Last week, the House of Representatives finally passed a conference report on the budget resolution for fiscal year 2005. The good news is that the conference report includes the same spending restraints passed by both chambers, limiting spending growth to essentially the same as the President's budget-a welcome brake on spending growth. The report also directs $27.5 billion to extend expiring tax cuts and uses a pay-as-you-go rule (PAYGO) to constrain further expansion of mandatory spending. The bad news is that the report does not constrain growth in existing mandatory spending and takes no real steps toward budget process reform.
President Bush presented his budget request to Congress in February, but delays over setting the budget framework pushed Congress months behind schedule on appropriations-hardly an unusual situation. This recurrence bolsters the already-strong case for reform of the federal budget process.
Stymied in the Senate
Because the conference report exempts $27.5 billion in tax cuts from PAYGO-giving them protection from filibuster-and lets PAYGO expire after one year, it may not pass the Senate. The Senate has postponed its vote on the conference report until after the Memorial Day recess, and if the report does not pass this will be the second time in three years that Congress has failed to agree on a budget blueprint. Still, if appropriators act with fiscal discipline and work within the consensus targets set forth in the report, the lack of a formal agreement will have limited consequences.
If the report is not passed, both houses will have to vote on the debt limit, which must be increased at some point this summer given expected federal spending. The budget resolution conference report includes the "Gephardt rule," which would provide automatic House approval to increase the debt limit once the budget resolution is enacted. In the Senate, the budget agreement would bring with it reconciliation protections to prevent a filibuster against a vote to raise the debt limit. Without a budget agreement, debt-limit votes in both chambers are likely to be politically charged.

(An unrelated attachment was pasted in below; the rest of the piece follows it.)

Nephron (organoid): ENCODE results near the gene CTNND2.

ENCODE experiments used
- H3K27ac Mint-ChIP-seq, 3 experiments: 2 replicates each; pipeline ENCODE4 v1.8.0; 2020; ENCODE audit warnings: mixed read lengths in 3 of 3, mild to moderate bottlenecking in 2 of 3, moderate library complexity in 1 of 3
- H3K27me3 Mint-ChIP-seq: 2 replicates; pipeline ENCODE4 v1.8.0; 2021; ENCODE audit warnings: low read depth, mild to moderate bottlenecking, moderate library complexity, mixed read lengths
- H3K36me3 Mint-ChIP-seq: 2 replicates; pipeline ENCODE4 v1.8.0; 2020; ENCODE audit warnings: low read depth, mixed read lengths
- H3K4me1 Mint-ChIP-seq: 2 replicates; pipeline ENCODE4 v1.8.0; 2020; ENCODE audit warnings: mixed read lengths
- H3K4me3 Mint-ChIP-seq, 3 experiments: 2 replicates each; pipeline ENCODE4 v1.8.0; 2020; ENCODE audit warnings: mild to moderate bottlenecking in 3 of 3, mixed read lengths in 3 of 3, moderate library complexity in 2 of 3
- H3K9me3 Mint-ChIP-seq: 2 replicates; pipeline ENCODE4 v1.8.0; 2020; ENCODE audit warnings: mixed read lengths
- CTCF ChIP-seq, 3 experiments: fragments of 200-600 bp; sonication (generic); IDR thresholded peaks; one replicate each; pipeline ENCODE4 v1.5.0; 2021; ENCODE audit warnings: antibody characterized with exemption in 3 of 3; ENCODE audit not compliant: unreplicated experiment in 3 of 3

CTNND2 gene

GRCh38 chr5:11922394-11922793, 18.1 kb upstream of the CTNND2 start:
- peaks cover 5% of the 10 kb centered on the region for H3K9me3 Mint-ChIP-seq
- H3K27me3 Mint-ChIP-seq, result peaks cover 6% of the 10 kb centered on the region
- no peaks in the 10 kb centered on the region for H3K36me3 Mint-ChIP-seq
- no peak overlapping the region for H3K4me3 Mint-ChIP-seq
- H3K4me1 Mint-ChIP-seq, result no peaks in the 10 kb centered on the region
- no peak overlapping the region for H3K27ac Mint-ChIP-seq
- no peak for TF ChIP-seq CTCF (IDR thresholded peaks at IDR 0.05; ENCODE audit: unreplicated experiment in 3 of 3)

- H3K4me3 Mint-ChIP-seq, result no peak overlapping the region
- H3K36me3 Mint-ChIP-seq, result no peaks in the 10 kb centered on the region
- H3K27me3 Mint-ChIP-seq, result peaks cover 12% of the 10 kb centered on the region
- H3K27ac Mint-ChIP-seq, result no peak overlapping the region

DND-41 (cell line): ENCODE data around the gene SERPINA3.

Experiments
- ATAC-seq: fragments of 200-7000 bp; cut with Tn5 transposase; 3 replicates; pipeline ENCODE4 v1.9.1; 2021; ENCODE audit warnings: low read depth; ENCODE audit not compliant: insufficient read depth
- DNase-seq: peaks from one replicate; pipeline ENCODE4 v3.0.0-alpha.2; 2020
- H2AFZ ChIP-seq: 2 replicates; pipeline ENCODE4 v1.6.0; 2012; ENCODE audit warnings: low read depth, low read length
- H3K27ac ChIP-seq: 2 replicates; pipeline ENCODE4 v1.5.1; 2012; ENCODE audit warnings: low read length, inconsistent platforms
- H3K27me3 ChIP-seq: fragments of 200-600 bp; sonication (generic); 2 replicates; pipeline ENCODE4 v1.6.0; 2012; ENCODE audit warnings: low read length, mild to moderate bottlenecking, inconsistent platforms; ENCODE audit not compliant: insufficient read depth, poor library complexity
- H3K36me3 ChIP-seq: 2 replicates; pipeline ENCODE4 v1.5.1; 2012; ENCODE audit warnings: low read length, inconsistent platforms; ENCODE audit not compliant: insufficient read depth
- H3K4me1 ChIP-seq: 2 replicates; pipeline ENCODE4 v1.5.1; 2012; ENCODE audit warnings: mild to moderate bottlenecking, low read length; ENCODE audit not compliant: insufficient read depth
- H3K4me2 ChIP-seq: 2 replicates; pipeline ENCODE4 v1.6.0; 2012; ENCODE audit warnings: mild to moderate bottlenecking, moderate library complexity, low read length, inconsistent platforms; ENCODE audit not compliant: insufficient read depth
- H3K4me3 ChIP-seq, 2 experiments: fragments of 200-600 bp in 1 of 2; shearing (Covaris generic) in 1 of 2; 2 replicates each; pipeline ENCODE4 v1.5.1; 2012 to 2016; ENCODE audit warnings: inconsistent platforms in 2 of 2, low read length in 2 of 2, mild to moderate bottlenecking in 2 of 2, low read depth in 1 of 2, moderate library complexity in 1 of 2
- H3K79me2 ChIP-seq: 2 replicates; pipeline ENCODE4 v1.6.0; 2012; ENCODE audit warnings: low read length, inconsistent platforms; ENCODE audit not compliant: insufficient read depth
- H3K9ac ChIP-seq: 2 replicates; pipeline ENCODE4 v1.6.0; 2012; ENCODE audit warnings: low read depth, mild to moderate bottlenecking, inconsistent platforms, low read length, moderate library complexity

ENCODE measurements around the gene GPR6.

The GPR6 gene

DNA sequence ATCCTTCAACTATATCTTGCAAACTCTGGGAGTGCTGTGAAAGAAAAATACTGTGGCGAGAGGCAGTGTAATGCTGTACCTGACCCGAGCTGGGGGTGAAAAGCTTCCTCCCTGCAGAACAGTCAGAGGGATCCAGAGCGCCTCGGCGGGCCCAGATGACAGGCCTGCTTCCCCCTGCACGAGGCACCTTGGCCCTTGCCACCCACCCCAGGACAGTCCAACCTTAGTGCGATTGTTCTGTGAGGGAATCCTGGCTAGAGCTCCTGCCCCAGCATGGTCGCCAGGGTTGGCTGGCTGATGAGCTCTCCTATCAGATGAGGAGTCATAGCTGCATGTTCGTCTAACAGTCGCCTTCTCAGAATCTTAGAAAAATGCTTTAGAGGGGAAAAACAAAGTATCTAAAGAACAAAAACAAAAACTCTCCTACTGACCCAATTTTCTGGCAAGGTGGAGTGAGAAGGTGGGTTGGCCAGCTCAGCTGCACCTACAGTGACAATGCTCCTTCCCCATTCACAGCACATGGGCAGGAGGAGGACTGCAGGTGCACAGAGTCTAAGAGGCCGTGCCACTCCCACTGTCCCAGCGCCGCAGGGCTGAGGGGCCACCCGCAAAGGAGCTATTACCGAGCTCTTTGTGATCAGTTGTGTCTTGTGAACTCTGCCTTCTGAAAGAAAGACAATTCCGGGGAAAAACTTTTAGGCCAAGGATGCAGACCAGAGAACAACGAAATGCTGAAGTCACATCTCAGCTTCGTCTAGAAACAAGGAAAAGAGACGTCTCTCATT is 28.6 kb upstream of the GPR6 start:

Budget Process Reform
Despite this year's budgetary disorder, the only budget process debate has been whether to bring back discretionary caps and PAYGO rules from the 1990s. While caps have successfully restrained discretionary spending under the right circumstances, PAYGO rules have historically failed to curtail runaway mandatory spending. PAYGO merely mandates that any new tax cut or entitlement expansion be balanced with a choice of equal tax increases or entitlement cuts. Because it applies only to the creation of new entitlements, PAYGO ignores the $1.3 trillion in current, annual entitlements-a cost that is projected to nearly double over the next decade. Furthermore, during the 1990-2002 PAYGO experiment, Congress regularly voted to bypass these restraints and create new entitlements.
The conference report would subject the Senate to a one-year discretionary spending cap and one year of PAYGO, but with an exemption: $27.5 billion in 2005 tax cuts, enough room to extend the expiring child tax credit expansion, marriage penalty elimination, and the new 10 percent tax bracket. This version of PAYGO has only two advantages. First, it prevents PAYGO from imposing a painful tax increase on low-income families. Second, the law would expire next year and therefore would allow Congress to come back in 2005 and enact real budget process reform that